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Clostridium difficile Infections in Veterans Health Administration Long-Term Care Facilities

  • Jeffrey S. Reeves (a1) (a2), Martin E. Evans (a1) (a2) (a3), Loretta A. Simbartl (a4), Stephen M. Kralovic (a4) (a5) (a6), Allison A. Kelly (a4) (a5) (a6), Rajiv Jain (a7) and Gary A. Roselle (a4) (a5) (a6)...



A nationwide initiative was implemented in February 2014 to decrease Clostridium difficile infections (CDI) in Veterans Affairs (VA) long-term care facilities. We report a baseline of national CDI data collected during the 2 years before the Initiative.


Personnel at each of 122 reporting sites entered monthly retrospective CDI case data from February 2012 through January 2014 into a national database using case definitions similar to those used in the National Healthcare Safety Network Multidrug-Resistant Organism/CDI module. The data were evaluated using Poisson regression models to examine infection occurrences over time while accounting for admission prevalence and type of diagnostic test.


During the 24-month analysis period, there were 100,800 admissions, 6,976,121 resident days, and 1,558 CDI cases. The pooled CDI admission prevalence rate (including recurrent cases) was 0.38 per 100 admissions, and the pooled nonduplicate/nonrecurrent community-onset rate was 0.17 per 100 admissions. The pooled long-term care facility–onset rate and the clinically confirmed (ie, diarrhea or evidence of pseudomembranous colitis) long-term care facility–onset rate were 1.98 and 1.78 per 10,000 resident days, respectively. Accounting for diagnostic test type, the long-term care facility–onset rate declined significantly (P=.05), but the clinically confirmed long-term care facility–onset rate did not.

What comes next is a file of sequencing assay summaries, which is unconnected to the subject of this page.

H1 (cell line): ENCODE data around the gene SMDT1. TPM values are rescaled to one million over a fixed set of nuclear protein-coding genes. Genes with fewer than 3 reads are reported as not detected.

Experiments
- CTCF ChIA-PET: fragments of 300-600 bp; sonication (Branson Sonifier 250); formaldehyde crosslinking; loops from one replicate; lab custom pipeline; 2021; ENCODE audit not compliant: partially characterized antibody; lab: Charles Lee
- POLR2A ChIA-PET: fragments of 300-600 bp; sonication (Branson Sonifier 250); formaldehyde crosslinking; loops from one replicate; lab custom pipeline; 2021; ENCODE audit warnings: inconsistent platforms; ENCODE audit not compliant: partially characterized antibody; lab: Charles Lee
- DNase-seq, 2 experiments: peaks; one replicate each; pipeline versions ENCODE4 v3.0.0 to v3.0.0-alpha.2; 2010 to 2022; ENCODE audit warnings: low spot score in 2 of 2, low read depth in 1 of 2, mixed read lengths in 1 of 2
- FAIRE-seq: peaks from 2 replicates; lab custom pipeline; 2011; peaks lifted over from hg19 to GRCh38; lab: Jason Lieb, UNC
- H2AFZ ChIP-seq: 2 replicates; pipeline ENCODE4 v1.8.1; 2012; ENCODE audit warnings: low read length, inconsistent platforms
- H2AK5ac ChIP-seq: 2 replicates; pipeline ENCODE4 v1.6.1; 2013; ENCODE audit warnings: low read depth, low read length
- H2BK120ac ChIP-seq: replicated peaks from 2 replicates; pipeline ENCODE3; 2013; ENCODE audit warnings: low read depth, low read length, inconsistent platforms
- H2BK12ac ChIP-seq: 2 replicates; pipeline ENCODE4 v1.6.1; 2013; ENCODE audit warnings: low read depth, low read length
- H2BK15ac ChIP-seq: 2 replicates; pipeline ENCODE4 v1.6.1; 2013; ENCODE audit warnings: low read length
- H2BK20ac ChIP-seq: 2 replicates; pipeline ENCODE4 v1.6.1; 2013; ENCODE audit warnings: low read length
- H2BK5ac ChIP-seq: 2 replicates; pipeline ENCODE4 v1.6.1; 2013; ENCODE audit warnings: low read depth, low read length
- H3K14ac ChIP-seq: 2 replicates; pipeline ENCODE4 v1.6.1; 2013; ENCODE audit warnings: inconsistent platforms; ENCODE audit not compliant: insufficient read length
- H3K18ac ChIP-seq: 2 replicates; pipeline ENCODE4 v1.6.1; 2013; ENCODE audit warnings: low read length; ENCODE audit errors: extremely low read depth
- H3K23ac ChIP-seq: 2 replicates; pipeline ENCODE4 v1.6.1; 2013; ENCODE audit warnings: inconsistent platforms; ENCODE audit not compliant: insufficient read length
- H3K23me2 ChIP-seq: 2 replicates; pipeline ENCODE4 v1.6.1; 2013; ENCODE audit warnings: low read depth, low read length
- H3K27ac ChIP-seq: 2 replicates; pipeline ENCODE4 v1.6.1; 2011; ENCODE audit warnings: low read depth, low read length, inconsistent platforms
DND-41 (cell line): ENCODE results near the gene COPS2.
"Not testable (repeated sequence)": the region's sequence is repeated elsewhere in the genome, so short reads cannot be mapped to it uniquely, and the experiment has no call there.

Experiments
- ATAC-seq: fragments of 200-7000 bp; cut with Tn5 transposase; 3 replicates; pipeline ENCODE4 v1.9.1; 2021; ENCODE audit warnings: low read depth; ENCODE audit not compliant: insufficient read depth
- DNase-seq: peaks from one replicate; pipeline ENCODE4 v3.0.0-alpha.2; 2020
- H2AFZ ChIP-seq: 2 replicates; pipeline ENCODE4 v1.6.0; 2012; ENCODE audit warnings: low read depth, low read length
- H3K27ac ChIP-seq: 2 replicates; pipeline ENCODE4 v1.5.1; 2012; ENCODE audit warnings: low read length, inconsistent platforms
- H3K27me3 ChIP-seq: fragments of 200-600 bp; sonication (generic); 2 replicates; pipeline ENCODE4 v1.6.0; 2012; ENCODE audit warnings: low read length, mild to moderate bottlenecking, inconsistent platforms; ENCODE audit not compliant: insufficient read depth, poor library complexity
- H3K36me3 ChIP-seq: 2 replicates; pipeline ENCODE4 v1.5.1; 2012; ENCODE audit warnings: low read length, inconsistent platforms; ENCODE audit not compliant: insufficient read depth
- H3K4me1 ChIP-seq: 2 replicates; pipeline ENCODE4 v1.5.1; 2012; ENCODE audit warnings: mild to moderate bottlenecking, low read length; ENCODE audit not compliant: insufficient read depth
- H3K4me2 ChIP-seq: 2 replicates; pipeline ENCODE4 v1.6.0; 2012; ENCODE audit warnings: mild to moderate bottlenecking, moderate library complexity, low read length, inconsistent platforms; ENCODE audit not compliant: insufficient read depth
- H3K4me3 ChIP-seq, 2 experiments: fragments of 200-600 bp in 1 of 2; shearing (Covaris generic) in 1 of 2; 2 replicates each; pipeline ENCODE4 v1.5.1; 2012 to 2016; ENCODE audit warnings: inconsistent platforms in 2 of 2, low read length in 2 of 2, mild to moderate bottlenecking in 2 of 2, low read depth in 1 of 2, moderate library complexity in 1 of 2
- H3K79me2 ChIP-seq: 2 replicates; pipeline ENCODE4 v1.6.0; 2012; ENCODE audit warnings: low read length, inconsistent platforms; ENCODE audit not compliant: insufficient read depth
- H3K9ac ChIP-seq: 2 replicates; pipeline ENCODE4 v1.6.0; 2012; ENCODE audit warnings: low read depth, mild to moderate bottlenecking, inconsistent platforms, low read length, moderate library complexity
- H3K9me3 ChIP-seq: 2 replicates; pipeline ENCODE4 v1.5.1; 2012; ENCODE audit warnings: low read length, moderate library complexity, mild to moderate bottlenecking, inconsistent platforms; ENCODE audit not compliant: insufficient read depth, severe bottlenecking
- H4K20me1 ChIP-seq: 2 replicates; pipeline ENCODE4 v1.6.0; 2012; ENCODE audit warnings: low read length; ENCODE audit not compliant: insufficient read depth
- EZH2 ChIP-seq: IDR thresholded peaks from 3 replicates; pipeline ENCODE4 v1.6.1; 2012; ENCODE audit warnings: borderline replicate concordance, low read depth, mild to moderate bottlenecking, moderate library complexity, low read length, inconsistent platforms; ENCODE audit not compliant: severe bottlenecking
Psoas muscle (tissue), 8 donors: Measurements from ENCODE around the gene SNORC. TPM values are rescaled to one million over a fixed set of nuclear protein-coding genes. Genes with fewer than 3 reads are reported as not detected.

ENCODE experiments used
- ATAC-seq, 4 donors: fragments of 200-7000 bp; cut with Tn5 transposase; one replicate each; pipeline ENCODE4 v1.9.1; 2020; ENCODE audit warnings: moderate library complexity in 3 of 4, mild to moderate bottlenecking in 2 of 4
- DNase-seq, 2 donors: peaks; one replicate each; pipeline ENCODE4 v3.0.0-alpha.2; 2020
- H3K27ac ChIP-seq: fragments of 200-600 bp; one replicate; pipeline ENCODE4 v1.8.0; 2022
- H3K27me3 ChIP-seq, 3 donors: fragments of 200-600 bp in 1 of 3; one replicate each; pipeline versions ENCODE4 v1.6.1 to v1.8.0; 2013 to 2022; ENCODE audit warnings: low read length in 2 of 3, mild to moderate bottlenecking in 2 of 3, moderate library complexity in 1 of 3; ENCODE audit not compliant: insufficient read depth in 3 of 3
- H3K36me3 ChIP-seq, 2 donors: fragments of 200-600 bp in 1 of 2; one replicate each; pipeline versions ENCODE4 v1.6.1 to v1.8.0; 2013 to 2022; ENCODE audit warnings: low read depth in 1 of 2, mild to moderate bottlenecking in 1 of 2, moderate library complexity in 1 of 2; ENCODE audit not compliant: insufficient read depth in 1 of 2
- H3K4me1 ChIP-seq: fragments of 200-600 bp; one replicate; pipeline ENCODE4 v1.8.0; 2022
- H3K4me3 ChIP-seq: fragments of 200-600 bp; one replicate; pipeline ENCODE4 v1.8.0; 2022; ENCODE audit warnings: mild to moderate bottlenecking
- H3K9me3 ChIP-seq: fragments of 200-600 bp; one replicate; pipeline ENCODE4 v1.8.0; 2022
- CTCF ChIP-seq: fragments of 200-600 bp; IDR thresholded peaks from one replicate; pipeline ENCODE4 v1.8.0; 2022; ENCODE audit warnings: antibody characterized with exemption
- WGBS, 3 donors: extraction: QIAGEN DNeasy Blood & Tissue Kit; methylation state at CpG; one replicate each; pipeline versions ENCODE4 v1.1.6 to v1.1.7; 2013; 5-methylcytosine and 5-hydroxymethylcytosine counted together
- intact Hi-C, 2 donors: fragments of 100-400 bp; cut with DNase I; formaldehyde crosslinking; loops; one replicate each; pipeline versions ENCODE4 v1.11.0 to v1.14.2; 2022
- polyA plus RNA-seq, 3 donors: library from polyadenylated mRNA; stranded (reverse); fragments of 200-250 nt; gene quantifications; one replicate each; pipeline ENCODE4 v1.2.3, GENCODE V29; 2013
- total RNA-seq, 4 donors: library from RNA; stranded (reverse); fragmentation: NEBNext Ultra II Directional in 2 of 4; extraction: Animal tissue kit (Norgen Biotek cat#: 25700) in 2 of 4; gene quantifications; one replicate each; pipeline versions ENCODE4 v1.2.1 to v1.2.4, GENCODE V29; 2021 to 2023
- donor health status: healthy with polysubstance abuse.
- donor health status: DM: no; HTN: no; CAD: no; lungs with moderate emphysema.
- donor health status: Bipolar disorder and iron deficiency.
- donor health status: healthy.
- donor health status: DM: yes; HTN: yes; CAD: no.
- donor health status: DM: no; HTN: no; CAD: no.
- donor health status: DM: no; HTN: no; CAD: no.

VA long-term care facility CDI rates were comparable to those in recent reports from other long-term care facilities. The significant decline in the long-term care facility-onset rate but not in the clinically confirmed long-term care facility–onset rate may have been due to less testing of asymptomatic patients. Efforts to decrease CDI rates in long-term care facilities are necessary as part of a coordinated approach to decrease healthcare-associated infections.

Infect. Control Hosp. Epidemiol. 2016;37(3):295–300


Corresponding author

Address correspondence to Jeffrey S. Reeves, MD, 740 South Limestone, K512, Lexington, KY 40536 (


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